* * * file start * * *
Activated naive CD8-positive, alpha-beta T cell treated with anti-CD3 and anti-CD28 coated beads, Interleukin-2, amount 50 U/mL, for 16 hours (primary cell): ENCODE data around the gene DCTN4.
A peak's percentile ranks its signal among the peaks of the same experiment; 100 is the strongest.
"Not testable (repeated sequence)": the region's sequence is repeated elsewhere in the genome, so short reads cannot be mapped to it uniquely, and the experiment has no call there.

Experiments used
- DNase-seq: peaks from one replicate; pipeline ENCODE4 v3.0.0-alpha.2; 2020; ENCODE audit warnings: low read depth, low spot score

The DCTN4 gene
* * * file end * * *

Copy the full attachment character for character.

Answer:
Activated naive CD8-positive, alpha-beta T cell treated with anti-CD3 and anti-CD28 coated beads, Interleukin-2, amount 50 U/mL, for 16 hours (primary cell): ENCODE data around the gene DCTN4.
A peak's percentile ranks its signal among the peaks of the same experiment; 100 is the strongest.
"Not testable (repeated sequence)": the region's sequence is repeated elsewhere in the genome, so short reads cannot be mapped to it uniquely, and the experiment has no call there.

Experiments used
- DNase-seq: peaks from one replicate; pipeline ENCODE4 v3.0.0-alpha.2; 2020; ENCODE audit warnings: low read depth, low spot score

The DCTN4 gene